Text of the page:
My wife and I waited in a line that snaked down the church steps. We were there to pay our respects to the family of a friend. The funeral director approached us. Even though we no longer lived in the town where I grew up, our paths had not been totally different since high school. I eventually ended up in radio. He found himself in the funeral business by way of country music.
We spoke about the friend who had passed, he hugged my wife, and then the funeral director said, “Tell your mom I’ll put that dented coffin in her garage.”
Perhaps my mouth hung open.
“There’s nothing wrong with it,” my old friend said. “It still closes and it’s never been used. It’s just got this big dent on one end and I told her I’d give her a real good price.”
Just for the sake of saying something I asked what it looked like. The dented coffin was white, and offered a plush, pink interior.
I immediately wondered if my mother was trying to get more mileage out of her lifelong companion. Maybe she planned to prop that coffin on two saw-horses in the garage. He would see it every day as he left for work and when he came home, just in case he was getting a little life weary. She was probably betting my father would live another twenty years just to keep from being buried in anything pink.
I didn’t have more time to consider my mother’s dented coffin because we entered the church.
The family we had come to see stood along the front, meeting person after person who filed past to pay their respects. The woman who died had been smart, opinionated, beautiful, and wonderfully Southern. When we reached the front of the room, I looked into to the eyes of her husband and tried to imagine myself on his side of our exchange. I could not. The burden of what was before him and the weight of what he had endured was etched in his face. He had seen and was seeing things I could not comprehend.
I had no idea what to say.
At these times, there are few among us who really know what to say or how to say it. My wife does. But many of us stumble down the line, mumble something about loss, and try to get clear as quickly as we can. On this day, the father who was about to bury his daughter bragged about some cheese-straws my mother had delivered to the heartbroken family. The mother who had lost her child hugged me and thanked me for taking the time to come. And the woman who had just lost her sister asked about my family, calling me by name among the hundreds who were lined up to pay their respects, even though we had not seen each other in years. I offered little, other than my physical presence. I could not think of anything to impart that was close to worthy of what they had lost. And, they sensed that discomfort in me and compensated for it. That’s how funerals go sometimes. The bereaved work hard to ease the comforters.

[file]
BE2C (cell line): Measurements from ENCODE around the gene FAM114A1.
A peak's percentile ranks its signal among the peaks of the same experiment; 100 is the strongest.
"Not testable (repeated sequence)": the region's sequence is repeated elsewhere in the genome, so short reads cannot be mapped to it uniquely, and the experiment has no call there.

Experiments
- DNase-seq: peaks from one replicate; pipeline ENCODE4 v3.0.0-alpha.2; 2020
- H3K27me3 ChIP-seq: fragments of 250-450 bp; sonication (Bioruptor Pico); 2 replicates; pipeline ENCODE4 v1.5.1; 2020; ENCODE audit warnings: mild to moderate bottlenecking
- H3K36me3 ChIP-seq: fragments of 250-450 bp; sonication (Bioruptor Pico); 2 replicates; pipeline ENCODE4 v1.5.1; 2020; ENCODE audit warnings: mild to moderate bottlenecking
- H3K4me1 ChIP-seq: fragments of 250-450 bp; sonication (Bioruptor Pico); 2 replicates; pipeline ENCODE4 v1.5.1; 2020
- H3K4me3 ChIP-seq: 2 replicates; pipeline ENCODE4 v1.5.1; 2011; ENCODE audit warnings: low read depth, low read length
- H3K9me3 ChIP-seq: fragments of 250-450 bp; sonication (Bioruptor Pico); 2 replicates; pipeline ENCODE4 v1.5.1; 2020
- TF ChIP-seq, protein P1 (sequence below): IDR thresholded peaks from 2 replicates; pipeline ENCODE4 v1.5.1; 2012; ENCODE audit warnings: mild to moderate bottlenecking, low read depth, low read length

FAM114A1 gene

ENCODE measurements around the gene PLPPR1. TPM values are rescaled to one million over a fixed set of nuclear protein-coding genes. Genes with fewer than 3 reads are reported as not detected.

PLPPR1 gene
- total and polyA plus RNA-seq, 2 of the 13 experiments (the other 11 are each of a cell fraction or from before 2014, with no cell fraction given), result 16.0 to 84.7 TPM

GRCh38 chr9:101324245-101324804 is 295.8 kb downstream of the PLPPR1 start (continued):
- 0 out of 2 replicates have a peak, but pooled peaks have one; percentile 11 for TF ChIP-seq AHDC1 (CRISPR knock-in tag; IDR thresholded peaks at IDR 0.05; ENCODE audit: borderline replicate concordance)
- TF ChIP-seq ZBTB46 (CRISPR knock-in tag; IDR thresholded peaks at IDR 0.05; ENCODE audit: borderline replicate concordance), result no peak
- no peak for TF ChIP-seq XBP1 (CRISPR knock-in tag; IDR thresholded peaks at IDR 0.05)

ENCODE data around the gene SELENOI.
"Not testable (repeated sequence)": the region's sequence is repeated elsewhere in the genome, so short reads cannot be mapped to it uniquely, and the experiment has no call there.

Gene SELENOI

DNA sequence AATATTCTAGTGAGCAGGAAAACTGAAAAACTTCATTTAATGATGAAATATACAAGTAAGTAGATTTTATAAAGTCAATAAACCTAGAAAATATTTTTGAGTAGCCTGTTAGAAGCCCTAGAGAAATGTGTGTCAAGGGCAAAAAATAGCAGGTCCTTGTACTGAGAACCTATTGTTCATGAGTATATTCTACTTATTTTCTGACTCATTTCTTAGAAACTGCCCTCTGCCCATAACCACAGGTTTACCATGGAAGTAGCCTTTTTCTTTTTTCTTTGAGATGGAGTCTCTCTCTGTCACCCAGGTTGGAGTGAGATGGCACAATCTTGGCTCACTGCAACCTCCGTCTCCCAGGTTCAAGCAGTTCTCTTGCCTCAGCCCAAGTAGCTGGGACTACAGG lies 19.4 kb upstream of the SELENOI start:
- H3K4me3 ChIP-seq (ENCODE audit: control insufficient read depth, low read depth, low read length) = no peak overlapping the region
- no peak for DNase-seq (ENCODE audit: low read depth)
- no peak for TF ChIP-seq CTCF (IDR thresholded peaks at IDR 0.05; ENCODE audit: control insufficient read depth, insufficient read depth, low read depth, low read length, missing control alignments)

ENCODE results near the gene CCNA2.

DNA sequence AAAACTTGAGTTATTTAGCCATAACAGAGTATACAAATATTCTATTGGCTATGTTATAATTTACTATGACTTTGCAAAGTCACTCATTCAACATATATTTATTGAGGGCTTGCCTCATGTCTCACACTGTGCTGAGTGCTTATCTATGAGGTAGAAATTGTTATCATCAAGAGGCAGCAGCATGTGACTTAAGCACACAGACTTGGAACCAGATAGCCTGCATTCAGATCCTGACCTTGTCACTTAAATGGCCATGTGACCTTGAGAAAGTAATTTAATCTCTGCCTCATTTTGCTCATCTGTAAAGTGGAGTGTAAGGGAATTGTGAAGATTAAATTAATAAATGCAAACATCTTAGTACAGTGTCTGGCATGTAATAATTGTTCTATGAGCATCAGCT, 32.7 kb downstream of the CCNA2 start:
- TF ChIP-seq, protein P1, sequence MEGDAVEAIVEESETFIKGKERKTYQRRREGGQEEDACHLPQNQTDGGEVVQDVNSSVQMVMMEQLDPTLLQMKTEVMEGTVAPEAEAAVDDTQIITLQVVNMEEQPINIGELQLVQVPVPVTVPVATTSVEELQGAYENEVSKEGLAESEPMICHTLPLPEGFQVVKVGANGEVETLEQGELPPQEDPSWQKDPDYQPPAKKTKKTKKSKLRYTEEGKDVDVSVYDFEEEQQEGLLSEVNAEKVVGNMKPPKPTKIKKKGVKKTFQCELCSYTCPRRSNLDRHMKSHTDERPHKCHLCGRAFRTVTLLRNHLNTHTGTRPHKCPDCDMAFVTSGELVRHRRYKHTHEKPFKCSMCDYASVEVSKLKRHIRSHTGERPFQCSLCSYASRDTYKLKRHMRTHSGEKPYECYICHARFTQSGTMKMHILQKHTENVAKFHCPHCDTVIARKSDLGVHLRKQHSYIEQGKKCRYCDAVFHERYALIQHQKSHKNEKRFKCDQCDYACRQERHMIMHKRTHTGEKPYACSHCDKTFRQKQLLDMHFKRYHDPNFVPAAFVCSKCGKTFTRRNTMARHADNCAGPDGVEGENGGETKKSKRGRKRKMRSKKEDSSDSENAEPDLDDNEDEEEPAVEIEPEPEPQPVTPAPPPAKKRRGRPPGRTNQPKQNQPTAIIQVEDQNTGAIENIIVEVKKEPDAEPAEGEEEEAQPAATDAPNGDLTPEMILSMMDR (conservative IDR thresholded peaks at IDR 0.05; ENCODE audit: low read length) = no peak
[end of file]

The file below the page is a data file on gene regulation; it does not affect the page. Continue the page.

And I’m not being hard on myself. Having been to plenty of funerals, I’ve seen those who are trained to provide solace struggle to speak about loss in a meaningful way. I often wonder if the mourners in the front of the church, staring up at whoever is delivering the eulogy, only hear the teacher from Charlie Brown and a dull string of noises that mean nothing. Or are they clinging to every word because it is the last time someone will speak about their loved one before they are lowered into the ground?
I don’t know. It is probably a little bit of both.
Throughout history, it meant something for people to say you died well after you were gone. I will not die well. If I have time to consider my coming demise, I am going pass from this world like a kidney stone. Even now, when I enter a room, I check out the people in it to see who I do, and do not, want providing resuscitation should I pass out. I constantly keep a mental score of exercises skipped, fried meals eaten, and drinks imbibed, hoping that my behavior, or lack of it, might have a direct impact on my day of reckoning.
Despite the problems I think I have, and the fact that we all exist on borrowed time, just being in the church that day made me want to live longer and better. I didn’t comfort anyone at the funeral, but, indirectly, it comforted me. I’m still here. I’ll speak to death at as later date, even though I know it is waiting. Not unlike a dented coffin, on two saw-horses in a garage.